New Braunfels Herald Zeitung (Newspaper) - August 18, 1982, New Braunfels, Texas
6A New Braunfels Herald-Zeitung Wednesday, August 18,1982
Up in arms
Taiwan supporters upset with Reagan
WASHINGTON (AP) — President Reagan, criticized by some lawmakers for his agreement with the Chinese to limit arms sales to Taiwan, says he is not backing away from the United States’ moral obligation to Taipei.
But congressional critics of the joint U.S.-Chinese communique said the agreement hurts Taiwan and violates the Taiwan Relations Act.
The pact is “full of double talk and false statements,” said Sen. Barry Coldwater, R-Ariz., one of Taiwan’s strongest supporters in Congress.
Reagan, however, told CBS anchorman Dan Rather that he will honor and obey the Taiwan act.
John H. Holdridge, assistant secretary of state for East Asian and Pacific affairs, said at a Senate Foreign Relations Committee hearing that the agreement may have averted a “fatal deterioration” in relations between the United States and China.
Holdridge is testifying at the House Foreign Affairs Committee today.
Rather, who was called by Reagan Tuesday night, said: “Mr. Reagan told me and I quote: ‘There has been no retreat by me — no change whatsoever. We will continue to arm Taiwan. I am bound by and will obey the Taiwan Act... We have a moral obligation to Taiwan.’”
Reagan made his phone call to CBS during the evening news because he didn’t like the characterization of his arms decision as a policy reversal, White House spokesman Larry Speakes said.
Sen. Alan Cranston, D-Calif., said the agreement is “creatively ambiguous, preserving our option to continue any necessary defensive arms sales to Taiwan while maintaining our steady course of improving our relations” with China.
Senate Foreign Relations Committee Chairman Charles H. Percy, R-Ill., agreed that “a certain amount of ambiguity may be helpful” in the communique, but that “there can be no ambiguity in implementing the Taiwan Relations Act.”
That act, passed in 1979 after the United States recognized the communist government of China, commits the U.S. government to provide Taiwan with arms necessary for its self defense. The act also says the United States will decide what Taiwan’s needs are.
China views Taiwan, where the Nationalist government fled after the communist takeover in 1947, as a renegade Chinese province.
The joint communique says the United States “does not seek to carry out a long-term policy of arms sales to Taiwan” and that “it Intends to reduce gradually its sales of arms to Taiwan, leading over a period of time to a final resolution.”
U.S. officials insisted the words “final resolution” didn’t necessarily mean an eventual cut-off of U.S. arms sales.
In Peking, however, a Chinese Foreign Ministry spokesman said, “The final resolution certainly implies that U.S. arms sales to Taiwan must be completely terminated over a period of time.”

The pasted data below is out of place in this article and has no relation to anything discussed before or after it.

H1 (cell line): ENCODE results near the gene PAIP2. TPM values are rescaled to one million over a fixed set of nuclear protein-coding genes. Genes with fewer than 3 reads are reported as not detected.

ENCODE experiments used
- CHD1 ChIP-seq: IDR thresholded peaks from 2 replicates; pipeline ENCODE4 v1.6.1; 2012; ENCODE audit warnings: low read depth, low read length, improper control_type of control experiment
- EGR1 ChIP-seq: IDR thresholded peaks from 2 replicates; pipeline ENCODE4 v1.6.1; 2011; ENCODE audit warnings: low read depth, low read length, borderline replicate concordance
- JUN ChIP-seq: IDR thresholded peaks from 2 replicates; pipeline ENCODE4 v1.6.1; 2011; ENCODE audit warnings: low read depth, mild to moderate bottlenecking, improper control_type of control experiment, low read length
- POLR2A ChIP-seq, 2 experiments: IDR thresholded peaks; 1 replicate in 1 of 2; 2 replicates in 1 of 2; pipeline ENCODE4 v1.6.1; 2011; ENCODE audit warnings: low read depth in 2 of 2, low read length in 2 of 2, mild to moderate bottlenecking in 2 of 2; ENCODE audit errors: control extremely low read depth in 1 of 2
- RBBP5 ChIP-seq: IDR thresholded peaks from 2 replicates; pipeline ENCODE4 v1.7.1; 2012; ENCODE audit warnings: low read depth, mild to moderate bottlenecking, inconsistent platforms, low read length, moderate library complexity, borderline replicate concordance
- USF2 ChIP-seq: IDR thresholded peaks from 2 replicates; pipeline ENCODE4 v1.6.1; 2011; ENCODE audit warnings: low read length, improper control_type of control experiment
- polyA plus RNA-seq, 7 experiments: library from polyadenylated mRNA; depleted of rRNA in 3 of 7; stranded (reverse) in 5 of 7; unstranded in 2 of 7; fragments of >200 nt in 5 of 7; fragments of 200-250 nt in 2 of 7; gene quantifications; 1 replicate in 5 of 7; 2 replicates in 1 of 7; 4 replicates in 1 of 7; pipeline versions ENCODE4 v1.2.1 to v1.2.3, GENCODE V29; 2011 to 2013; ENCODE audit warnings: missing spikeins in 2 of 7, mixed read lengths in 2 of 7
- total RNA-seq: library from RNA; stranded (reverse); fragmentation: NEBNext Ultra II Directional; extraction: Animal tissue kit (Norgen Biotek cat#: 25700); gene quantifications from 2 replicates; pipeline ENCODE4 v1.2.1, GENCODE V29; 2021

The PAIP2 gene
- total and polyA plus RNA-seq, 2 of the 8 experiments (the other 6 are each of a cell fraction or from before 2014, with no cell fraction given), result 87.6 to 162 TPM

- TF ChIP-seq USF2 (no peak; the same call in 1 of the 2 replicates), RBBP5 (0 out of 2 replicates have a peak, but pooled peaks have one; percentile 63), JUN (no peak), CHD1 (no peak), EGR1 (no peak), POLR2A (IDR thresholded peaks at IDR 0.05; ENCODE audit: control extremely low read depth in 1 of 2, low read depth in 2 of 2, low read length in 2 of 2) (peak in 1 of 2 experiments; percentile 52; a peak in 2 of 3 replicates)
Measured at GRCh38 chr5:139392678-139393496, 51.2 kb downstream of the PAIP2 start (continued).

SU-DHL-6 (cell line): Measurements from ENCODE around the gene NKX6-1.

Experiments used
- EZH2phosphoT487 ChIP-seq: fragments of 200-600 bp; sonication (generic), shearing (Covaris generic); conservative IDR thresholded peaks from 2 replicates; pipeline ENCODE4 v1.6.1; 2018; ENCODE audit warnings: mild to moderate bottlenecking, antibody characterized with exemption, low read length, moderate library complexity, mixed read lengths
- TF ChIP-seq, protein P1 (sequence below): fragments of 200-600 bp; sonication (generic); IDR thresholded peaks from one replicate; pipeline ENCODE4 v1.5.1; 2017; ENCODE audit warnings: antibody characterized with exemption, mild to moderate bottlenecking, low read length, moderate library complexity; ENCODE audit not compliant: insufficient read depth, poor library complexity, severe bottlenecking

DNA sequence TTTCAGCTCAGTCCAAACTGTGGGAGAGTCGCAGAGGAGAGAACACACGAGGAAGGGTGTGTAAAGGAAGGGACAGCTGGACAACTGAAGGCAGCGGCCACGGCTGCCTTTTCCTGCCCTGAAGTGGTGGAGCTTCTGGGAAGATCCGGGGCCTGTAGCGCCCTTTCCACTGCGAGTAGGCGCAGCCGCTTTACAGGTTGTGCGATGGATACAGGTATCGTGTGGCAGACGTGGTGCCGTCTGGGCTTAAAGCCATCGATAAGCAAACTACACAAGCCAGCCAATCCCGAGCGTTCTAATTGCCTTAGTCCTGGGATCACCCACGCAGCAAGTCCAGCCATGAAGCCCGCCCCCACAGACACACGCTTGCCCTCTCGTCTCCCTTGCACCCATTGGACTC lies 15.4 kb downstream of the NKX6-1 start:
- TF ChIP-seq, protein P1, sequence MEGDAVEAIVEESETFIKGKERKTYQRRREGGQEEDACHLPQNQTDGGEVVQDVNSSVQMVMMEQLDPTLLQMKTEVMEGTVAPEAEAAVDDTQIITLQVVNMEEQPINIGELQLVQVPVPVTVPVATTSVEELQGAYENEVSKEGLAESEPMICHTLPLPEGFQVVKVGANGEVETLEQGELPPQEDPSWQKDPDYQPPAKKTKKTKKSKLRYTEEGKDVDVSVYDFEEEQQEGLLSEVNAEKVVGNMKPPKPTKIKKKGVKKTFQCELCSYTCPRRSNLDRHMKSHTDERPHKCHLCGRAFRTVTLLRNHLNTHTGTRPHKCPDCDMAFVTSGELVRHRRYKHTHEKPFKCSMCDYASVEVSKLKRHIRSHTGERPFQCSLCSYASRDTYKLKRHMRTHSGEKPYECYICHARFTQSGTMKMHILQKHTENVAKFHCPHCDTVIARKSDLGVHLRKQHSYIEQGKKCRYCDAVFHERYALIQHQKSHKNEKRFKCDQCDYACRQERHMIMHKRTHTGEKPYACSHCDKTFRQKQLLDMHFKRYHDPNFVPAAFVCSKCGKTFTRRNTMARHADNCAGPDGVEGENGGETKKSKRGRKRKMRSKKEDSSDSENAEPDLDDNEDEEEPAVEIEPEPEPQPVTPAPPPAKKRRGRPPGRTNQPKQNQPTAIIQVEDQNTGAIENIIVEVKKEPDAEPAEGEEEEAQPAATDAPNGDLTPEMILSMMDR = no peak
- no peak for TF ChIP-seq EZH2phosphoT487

Reagan tax bill needs Democrat votes to pass
WASHINGTON (AP) - While President Reagan has been trying to quell a revolt by his conservative allies in the House, Senate support for his $98.3 billion tax increase has been slipping to the point that he may need a dozen Democrats to help pass it.
Not one of the 45 Democratic senators supported the original version when it was passed on a 50-47 vote last month. Only three Republicans voted no. But vote-counters say nine or more Republicans will oppose the compromise bill when the final vote is taken later this week.
That means Reagan and his allies will have to turn to Democrats if the bill is to become law, and they got their first breakthrough Tuesday. Sen. Edward M. Kennedy, D-Mass., a persistent critic of Reagan’s economic policies, announced he will support the compromise because “we face a deepening danger of economic collapse.”
Kennedy said the Senate bill was improved somewhat by a Senate-House conference committee, which moderated Medicare cuts and added up to IO weeks of extra compensation for unemployed workers.
“But we must recognize that the tax bill by itself is not the solution; its passage offers only the hope that a bad situation will not become even worse,” Kennedy said in a Senate speech. “We dare not throw that hope away.”
A vote on the compromise is expected in the Democratic-controlled House on Thursday. If it passes there, it would go to the Senate for final consideration.
The bill, which includes $15.2 billion in cuts in
federal spending, mostly in health aid to the poor and elderly, is aimed at cutting the government’s borrowing in an effort to reduce interest rates and ease the worst recession since World War II.
The package includes higher taxes on cigarettes, airline tickets and telephone service; reduced deductions for medical expenses; a IO percent withholding on most interest and dividends; a stiffer minimum tax on upper-income individuals and corporations, and repeal of about one-third of the business tax cuts enacted last year.
Reagan and his backers have been trying to convince House Republicans that a tax increase does not represent abandonment of the president’s economic philosophy and that the only alternative is higher interest rates and fewer jobs.